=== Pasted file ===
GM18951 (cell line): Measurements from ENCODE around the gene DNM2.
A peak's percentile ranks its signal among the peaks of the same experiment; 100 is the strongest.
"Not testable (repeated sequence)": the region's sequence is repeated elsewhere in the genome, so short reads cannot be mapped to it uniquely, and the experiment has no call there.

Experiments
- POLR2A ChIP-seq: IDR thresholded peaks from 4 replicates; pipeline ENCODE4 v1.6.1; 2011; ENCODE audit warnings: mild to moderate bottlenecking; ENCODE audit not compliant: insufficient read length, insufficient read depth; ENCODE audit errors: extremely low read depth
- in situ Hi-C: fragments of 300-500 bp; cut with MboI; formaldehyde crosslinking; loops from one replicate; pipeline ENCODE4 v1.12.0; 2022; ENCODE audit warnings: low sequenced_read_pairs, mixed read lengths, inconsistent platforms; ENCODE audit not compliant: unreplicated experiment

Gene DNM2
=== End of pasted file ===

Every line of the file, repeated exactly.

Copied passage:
GM18951 (cell line): Measurements from ENCODE around the gene DNM2.
A peak's percentile ranks its signal among the peaks of the same experiment; 100 is the strongest.
"Not testable (repeated sequence)": the region's sequence is repeated elsewhere in the genome, so short reads cannot be mapped to it uniquely, and the experiment has no call there.

Experiments
- POLR2A ChIP-seq: IDR thresholded peaks from 4 replicates; pipeline ENCODE4 v1.6.1; 2011; ENCODE audit warnings: mild to moderate bottlenecking; ENCODE audit not compliant: insufficient read length, insufficient read depth; ENCODE audit errors: extremely low read depth
- in situ Hi-C: fragments of 300-500 bp; cut with MboI; formaldehyde crosslinking; loops from one replicate; pipeline ENCODE4 v1.12.0; 2022; ENCODE audit warnings: low sequenced_read_pairs, mixed read lengths, inconsistent platforms; ENCODE audit not compliant: unreplicated experiment

Gene DNM2